Hours of Operation
Monday - Thursday 9AM - 5PM
~~ New ~~
Saturday 10AM - 2PM during 3rd Weekend in Montrose
* Reservations are highly recommended for any group wishing to take a tour through the museum.
March 31 1911/2011
Forest City - Mr. and Mrs. Cecil C. Manzer were visitors the first of the week. In making a jump from the western part of the state to Philadelphia, to fill a theatrical engagement, they had a three day "open date" and took advantage of the time to visit the former's father, T. C. Manzer. Cecil has made a hit on the vaudeville stage and after a long run in the Keith theatre in New York city, has had engagements at some of the principal theatres throughout the middle and eastern states.
Dimock - One of the most serious wrecks occurring on the Montrose Branch of the Lehigh Valley, in many years, occurred last Tuesday afternoon when the engine drawing the train coming from Tunkhannock to Montrose, left the rails when on the sharp curve between Dimock and Woodbourne, somersaulting down a steep embankment 30 feet. The train was proceeding at a slow rate of speed when, without warning, the engine left the rails, shooting straight ahead, followed by the tender, and now lays upside down with the big driving wheels standing straight in the air, as evidence of its wild escapade. The only person injured was the engineer who, besides other injuries, was burned terribly on both limbs from knees down. The engineer's name is John Barber and lives at Sayre. Word was received yesterday from the Sayre Hospital that Mr. Barber would live, and the fact is causing universal rejoicing among those who know him. He is a big fellow, weighing over 200 lbs, and is affable and cordial with all acquaintances. He has a wife and four small children.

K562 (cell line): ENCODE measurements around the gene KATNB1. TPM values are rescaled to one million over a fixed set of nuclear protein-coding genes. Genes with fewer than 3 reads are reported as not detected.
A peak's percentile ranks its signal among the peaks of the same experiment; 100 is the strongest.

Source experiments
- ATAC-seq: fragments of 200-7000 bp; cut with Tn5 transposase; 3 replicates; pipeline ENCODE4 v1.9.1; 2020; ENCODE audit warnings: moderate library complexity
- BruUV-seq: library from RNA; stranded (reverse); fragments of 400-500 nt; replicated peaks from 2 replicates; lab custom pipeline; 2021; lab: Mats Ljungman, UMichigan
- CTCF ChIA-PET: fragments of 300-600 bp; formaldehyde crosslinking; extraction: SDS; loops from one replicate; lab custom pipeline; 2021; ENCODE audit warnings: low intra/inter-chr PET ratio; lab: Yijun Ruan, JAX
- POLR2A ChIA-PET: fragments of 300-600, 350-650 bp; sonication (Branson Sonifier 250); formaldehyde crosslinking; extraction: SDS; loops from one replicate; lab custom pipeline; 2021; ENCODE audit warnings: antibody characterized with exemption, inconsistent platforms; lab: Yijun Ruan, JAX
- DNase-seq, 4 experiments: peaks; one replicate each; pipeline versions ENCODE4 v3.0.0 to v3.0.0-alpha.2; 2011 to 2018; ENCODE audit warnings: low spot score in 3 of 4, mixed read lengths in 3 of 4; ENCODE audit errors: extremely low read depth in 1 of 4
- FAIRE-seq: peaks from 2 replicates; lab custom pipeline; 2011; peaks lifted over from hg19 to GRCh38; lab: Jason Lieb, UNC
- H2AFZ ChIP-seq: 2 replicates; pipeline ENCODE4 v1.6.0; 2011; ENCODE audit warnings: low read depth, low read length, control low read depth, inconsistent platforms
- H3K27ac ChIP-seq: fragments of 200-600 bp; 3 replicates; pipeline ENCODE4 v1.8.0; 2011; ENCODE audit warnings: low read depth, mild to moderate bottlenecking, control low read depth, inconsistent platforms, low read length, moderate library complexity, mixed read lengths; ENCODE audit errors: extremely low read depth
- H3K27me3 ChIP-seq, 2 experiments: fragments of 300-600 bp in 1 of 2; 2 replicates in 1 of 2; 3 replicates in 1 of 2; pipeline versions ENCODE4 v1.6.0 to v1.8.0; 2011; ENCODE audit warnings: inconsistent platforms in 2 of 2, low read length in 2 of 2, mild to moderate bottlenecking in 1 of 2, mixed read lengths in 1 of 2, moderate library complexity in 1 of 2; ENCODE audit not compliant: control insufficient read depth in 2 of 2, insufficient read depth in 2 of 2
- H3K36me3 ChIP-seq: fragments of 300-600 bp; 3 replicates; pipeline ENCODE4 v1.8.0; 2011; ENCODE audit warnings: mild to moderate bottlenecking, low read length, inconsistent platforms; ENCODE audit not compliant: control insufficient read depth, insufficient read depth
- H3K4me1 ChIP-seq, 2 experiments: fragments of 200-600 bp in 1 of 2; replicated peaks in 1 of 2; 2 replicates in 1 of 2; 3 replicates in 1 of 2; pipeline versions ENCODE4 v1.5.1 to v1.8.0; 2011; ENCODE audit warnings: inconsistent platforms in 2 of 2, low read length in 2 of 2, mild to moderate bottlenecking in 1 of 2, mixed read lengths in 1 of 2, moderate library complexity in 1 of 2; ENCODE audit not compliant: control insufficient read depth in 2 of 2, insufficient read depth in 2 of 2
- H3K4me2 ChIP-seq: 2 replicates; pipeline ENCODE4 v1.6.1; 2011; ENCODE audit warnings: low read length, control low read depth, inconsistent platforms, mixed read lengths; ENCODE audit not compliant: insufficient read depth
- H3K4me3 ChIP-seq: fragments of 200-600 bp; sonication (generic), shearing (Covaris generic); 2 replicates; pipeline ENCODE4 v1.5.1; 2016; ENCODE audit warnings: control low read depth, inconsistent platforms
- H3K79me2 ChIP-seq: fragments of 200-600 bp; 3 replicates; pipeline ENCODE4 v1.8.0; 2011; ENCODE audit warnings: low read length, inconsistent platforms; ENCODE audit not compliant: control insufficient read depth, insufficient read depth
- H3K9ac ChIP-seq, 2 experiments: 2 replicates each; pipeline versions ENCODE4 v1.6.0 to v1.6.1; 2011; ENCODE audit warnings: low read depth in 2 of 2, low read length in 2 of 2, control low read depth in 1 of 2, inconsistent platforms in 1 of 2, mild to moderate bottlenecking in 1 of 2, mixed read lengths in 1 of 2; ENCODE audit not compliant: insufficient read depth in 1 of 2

Niven - Charles McKeeby, a farmer of this place, was drowned in the Tunkhannock creek near Nicholson, on March 23. His horse and buggy were found near Henry Rought's barn on Friday morning, but how he came to be drowned is a mystery. It is supposed that Mr. McKeeby lost his way, it being a very dark night and while turning around to take another road, overturned the wagon while getting the horse down, and immediately started out for help. While crossing the bridge at the foot of Robert's hill, near Nicholson, he walked off the bridge. His death has cast a gloom over this community, as he was an obliging neighbor and a kind husband and father to Ira, Fred and Lena. Interment was made at Elk Lake.
Choconut Valley - The schools in this township have mostly closed. James Hawley, teacher of the Golden school, closed March 16; Mary Dunn, teacher of the Chalker school, closed March 18, and Miss Dunn has gone to Philadelphia for the summer. Miss Susie Murphy, teacher of the Donley school, closed March 25.
Fowler Hill - The Pine Glenn school house burned down Wednesday.
Alford - The F. J. Sickler stone quarry, leased by Shoemaker and McCloe, was the scene of a bad accident on Wednesday of last week, when two men were badly injured by the premature explosion of a charge of dynamite. C. McCloe was seriously injured about the head, and it was believed that his eyesight was entirely destroyed. The man was taken to the State Hospital at Scranton, where he is recovering and it is hoped will regain his sight. Mr. Shoemaker was cut and bruised about the head and had a narrow escape from death.